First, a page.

Frankie – Watch it/buy it at Amazon

I am an Amazon affiliate

© Steve Morrissey 2021

The General

Brendan Gleeson plays Martin Cahill in The General


A movie for every day of the year – a good one



12 February



Art thieves steal Munch’s The Scream, 1994

On this day in 1994, thieves broke into the National Gallery, Oslo, and stole the Edvard Munch painting The Scream. It is actually one of a number of so-named works of art, there being four different Screams in a variety of media, plus a number of lithographic prints struck by Munch himself. The one stolen on the night in question was in tempera on cardboard and was in a less secure part of the gallery – it had been moved as part of celebrations held to mark the opening of the winter Olympics in Lillehammer, which had been taking place on the second floor. The thieves left a note: “thanks for the poor security” and later followed up with a ransom demand of $1 million. The painting was recovered in May after a joint operation by Norwegian Police, the British police’s SO10 unit and the Getty Museum.




The General (1998, dir: John Boorman)

Cinema loves a gentleman rogue, and in the shape of charmer Martin Cahill that’s exactly what we have here. Add to that basic formula the fact that the career criminal is a loquacious Irishman, played here by Brendan Gleeson, and the combination is doubly potent. Shooting in black and white for reasons of cost but also because there’s enough colour in the character to fill the frame, director and writer John Boorman tells the story of the professional thief who operated in Ireland in the 1980s and 1990s, tantalising the police, irritating the IRA, beguiling with one hand while he pilfered with the other. Boorman had himself been burgled by Cahill, and includes the heist here (it’s the one where Cahill steals a gold record off a wall – the one Boorman had won for the soundtrack of Deliverance). And it can’t escape notice that Boorman, like so many, seems enthralled by a man who could be brutal, but was so intelligent, devious and had such a sense of personal integrity that he stirred up protective feelings even in those he’d harmed. Enter Jon Voight, as copper Ned Kenny, the sheriff of Nottingham to Cahill’s Robin Hood, a hard-bitten professional cop who’s seen it all, but not the way Cahill does it (one alibi includes Cahill actually being in the company of the cop when he was meant to have been pulling a bank job). Enter also the two sisters (Maria Doyle and Angeline Ball) Cahill shares his house with, married to one, sleeping with the other. It takes a certain amount of chutzpah to pull that off, as does the theft of an Old Master which Boorman shows us in full detail. Cahill eventually ran foul of the IRA, who couldn’t abide that he operated outside their jurisdiction, and it is that ugly denouement that brings Boorman’s film to an end. The General won Boorman a best director award at Cannes, but this vastly entertaining film remains oddly overlooked, doubtless because some people are resistant to films in black and white. If that sounds like you and you must have colour, check out Ordinary Decent Criminal, a film from 2000 about Cahill’s escapades which stars Kevin Spacey as another, slightly more fictionalised, version of the man himself. Just don’t expect it to be as funny or as fleet of foot.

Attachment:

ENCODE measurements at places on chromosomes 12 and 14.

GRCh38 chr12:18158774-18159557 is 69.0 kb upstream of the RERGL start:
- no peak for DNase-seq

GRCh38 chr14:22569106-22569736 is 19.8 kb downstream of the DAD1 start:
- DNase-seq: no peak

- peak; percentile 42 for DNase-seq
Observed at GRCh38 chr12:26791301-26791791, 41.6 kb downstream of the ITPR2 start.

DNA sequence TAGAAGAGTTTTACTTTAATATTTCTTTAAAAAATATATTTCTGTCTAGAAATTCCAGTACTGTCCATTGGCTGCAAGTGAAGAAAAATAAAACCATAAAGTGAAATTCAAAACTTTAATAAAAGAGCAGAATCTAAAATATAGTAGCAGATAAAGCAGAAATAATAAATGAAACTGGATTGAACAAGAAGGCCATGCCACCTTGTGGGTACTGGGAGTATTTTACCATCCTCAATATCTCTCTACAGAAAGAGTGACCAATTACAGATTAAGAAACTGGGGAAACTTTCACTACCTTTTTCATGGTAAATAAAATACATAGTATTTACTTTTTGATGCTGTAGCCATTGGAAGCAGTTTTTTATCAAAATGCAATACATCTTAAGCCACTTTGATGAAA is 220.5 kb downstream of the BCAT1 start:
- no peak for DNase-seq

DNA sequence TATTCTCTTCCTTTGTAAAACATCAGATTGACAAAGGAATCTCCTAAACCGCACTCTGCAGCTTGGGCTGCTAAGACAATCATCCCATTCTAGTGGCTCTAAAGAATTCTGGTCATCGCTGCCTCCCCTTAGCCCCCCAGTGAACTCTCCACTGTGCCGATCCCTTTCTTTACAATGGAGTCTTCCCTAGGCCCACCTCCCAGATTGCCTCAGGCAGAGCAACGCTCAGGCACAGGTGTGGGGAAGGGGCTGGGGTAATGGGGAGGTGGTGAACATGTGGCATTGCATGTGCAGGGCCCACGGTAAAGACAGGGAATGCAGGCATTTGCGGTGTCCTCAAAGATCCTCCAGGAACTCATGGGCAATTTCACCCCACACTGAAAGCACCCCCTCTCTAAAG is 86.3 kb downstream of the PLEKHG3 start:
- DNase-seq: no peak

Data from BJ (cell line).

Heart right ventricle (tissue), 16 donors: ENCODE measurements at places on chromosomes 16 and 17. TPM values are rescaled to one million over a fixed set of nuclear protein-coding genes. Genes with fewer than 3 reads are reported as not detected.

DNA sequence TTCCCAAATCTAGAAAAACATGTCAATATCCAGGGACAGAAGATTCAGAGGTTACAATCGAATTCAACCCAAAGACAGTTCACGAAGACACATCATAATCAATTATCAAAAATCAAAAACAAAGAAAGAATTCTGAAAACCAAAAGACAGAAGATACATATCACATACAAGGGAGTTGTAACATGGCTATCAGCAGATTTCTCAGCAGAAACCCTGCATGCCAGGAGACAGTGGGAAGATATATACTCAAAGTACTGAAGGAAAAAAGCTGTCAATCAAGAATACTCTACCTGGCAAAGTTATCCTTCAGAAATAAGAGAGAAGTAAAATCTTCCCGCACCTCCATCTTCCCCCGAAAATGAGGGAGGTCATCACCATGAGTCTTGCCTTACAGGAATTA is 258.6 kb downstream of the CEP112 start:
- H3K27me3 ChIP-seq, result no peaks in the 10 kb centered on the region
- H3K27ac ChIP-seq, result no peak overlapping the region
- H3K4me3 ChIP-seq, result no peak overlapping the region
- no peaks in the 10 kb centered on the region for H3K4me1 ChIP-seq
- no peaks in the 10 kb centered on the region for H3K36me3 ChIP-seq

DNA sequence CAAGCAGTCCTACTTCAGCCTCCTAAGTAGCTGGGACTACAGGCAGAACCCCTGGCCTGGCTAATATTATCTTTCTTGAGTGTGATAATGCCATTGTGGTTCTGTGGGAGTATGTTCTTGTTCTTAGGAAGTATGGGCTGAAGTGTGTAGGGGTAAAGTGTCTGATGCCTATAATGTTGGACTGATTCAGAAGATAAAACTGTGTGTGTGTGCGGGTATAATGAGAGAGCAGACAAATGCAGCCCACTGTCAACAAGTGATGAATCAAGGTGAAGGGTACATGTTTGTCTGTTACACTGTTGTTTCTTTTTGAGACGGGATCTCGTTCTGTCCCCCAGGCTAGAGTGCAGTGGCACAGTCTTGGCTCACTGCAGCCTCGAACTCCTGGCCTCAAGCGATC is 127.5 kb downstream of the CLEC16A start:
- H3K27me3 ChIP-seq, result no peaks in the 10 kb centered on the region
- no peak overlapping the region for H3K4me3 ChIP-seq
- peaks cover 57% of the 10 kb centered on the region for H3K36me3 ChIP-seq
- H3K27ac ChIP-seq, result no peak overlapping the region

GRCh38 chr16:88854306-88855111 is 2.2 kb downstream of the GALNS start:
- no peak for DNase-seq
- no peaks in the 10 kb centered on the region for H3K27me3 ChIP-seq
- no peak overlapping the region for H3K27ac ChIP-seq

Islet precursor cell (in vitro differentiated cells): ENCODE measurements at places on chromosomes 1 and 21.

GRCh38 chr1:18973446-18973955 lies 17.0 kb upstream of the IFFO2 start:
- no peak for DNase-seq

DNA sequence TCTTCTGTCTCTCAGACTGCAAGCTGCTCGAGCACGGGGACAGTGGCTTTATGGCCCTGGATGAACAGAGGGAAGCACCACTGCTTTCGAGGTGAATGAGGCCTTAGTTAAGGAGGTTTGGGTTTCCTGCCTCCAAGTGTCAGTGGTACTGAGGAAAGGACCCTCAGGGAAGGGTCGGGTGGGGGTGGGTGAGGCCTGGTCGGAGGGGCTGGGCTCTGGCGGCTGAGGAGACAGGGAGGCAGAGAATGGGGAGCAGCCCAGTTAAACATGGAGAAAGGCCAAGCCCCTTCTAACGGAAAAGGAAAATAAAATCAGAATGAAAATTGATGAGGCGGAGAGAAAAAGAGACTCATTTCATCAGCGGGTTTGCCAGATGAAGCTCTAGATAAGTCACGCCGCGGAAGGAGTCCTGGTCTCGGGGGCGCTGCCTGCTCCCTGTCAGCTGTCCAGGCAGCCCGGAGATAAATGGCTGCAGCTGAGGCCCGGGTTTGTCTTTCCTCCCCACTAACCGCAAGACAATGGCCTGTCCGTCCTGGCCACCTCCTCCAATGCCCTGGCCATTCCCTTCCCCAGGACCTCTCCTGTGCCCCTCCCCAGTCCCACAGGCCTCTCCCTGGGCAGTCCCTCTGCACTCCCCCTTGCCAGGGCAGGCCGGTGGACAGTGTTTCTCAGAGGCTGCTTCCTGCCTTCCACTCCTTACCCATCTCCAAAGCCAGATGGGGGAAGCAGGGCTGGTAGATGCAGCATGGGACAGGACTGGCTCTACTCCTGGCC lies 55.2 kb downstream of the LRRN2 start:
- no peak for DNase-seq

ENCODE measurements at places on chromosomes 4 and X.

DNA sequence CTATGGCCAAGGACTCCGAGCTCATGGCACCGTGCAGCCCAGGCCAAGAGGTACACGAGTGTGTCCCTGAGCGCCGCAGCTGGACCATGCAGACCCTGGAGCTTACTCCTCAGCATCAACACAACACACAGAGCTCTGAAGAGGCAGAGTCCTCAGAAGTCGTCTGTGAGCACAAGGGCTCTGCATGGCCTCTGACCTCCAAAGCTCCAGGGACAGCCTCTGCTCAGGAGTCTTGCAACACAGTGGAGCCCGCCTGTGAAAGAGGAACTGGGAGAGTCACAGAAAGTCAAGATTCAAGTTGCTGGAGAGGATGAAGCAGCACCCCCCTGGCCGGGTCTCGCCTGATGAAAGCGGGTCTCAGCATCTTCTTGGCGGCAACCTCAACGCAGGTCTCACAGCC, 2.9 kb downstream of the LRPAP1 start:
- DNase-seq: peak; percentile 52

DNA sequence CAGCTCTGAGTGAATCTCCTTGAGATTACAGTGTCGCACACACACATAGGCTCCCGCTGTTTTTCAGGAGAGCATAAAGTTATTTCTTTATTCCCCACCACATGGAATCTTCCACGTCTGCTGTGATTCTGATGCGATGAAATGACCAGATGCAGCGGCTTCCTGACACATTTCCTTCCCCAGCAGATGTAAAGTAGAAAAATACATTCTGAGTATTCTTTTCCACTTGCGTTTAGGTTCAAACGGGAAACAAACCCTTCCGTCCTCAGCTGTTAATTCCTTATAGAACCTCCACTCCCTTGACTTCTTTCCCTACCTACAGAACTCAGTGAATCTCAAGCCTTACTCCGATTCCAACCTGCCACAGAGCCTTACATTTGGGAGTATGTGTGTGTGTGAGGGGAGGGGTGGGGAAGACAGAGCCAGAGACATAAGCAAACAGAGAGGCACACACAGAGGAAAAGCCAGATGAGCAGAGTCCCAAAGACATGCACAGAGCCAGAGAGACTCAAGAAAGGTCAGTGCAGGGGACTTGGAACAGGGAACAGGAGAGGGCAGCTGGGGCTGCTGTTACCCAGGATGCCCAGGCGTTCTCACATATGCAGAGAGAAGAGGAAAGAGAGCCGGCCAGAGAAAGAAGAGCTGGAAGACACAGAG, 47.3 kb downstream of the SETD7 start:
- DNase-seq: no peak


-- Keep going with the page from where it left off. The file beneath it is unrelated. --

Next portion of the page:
Why Watch?


  • Boorman won best director at Cannes
  • Boorman’s immersive screenplay makes you work out things for yourself
  • A mighty Brendan Gleeson performance
  • DP Seamus Deasy’s rich monochrome cinematography


© Steve Morrissey 2014



The General – at Amazon